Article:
Have you wondered how did the symbol for the question mark (?) originate? Such a symbol is also called glyph. There are many accounts for it but one of them seems more reasonable than the others. In Latin quaestio meant to question. It later got abbreviated to qo at the end of the sentence. From there apparently, the lower case 0 began to be written under the lower case q. This evolved into the question mark symbol, ‘?’. This question mark symbol is not part of the original Devanagari script the basis for Sanskrit, Hindi and many other Indian languages. These languages did not have any symbol for a question mark or most of the other punctuation symbols. Today the symbol for the period, comma, exclamation mark, question mark are liberally used in the scripts of these languages.
Where to use it?
In English, it is obvious that the question mark symbol is used at the end of a direct question.
Examples: How are you? Where have you been? Why do things fall towards the Earth?
Any sentence beginning with What, Why Where, When, How ends up with a question mark symbol. Any other direct questions using other words also have a question mark at the end.
Examples: Are you coming tomorrow? Is it going to rain today?, Has she been skipping the medicine?
Sentences which do not have any interrogative word but the intent is to question should also have a question mark.
Examples: This is your marks in Maths? You want to have rice or roti? You want Vanilla and Pista?
So far so good. It gets a little complicated as we go forward. When there are multiple questions within a sentence should we use a single question mark in the end or question mark at the end of each question within a sentence?
How would you punctuate the following sentence:
Is he coming on Monday Wednesday or Friday
Should we write
Is he coming on Monday, Wednesday or Friday?
Is he coming on Monday? Wednesday? or Friday?
In the above case since all the three refer to the ‘days of the week,’ we can use a single question mark at the end of the sentence. But if three different things are being referred to as in the sentence below then there is greater confusion.
When are you travelling by which train, in which class
In the above sentence, you need to put a question mark at the end of each question within a sentence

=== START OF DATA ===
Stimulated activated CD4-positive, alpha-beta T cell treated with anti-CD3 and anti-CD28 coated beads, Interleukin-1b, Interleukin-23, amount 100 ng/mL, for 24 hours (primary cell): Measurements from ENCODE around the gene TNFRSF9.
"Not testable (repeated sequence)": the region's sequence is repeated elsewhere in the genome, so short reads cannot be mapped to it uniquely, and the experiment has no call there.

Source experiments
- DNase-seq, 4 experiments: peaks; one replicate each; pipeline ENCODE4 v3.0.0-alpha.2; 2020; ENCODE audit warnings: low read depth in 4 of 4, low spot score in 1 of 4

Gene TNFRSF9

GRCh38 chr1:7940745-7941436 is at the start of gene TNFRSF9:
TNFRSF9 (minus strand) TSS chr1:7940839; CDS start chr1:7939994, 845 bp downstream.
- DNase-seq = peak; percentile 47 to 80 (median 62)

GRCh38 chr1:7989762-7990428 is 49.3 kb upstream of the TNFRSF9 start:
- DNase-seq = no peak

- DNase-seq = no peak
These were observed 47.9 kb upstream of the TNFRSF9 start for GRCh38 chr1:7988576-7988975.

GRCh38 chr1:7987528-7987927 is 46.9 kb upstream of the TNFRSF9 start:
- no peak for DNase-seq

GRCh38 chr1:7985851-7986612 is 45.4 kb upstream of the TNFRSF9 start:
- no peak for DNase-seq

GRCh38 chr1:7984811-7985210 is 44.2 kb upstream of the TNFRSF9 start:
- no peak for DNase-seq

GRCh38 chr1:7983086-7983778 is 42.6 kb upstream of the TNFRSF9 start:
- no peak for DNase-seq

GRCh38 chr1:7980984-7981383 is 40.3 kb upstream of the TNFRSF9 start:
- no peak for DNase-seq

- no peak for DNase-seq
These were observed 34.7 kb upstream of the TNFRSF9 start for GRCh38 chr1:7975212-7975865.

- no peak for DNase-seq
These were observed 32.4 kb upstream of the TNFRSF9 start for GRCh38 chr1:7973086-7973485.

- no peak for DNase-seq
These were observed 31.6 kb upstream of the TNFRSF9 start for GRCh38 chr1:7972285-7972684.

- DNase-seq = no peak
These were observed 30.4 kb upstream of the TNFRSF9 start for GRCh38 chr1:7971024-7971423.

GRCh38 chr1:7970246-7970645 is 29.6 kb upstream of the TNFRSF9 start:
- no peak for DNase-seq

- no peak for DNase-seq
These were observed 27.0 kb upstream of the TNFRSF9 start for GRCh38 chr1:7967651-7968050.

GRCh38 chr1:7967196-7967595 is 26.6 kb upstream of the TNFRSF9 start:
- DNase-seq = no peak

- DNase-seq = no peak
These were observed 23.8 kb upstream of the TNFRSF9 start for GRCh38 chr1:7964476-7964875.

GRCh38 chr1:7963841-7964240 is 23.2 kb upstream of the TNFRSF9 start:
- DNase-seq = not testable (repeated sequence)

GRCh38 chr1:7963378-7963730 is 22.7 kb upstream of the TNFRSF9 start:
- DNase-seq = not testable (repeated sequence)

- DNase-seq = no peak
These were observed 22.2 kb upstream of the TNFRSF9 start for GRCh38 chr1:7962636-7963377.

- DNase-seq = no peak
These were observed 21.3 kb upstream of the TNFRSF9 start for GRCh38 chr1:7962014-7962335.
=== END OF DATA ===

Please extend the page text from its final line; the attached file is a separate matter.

When are you travelling? by which train? in which class?
Same goes for the following sentence
Is the song by Kishore Kumar? from the 70s movie Deewar? with Amitabh in it?
When we are doubtful of the content of the sentence we express that doubt by putting in a question mark within parenthesis. This can be for names, numbers dates etc.
Example. He was born in 1883(?) and he died in 1929. Here the question mark conveys the doubt about the content 1883. We are not sure of the date hence we use the question mark in parenthesis to convey that doubt.
We do not use a question mark for indirect questions.
The teacher asked me why I was late for the class. The phrase, why I was late for the class is an indirect question, (it is a question the teacher asked the student and the student is relating it to us, hence it is an indirect question) hence we use a period at the end of the sentence but not a question mark.
Rhetorical questions are questions that are asked for effect but not expecting an answer. For instance
You think you can walk in any time is it.
Who knows when the train will come.
The teacher or the passenger is not expecting an answer to their question. So although in general there is no need for putting in a question mark it would not be considered wrong if you put in. The choice is left to you.
Tailpiece: In the Spanish language you put in a question mark at the beginning and end of the question. In the beginning of the sentence you put in an inverted question mark and at the end of the sentence, you put in the regular question mark. ¿Hablaste con Ganesh? It means, Did you speak to Ganesh? Now, aren’t you happy we just have only one question mark in English? Tender mercies!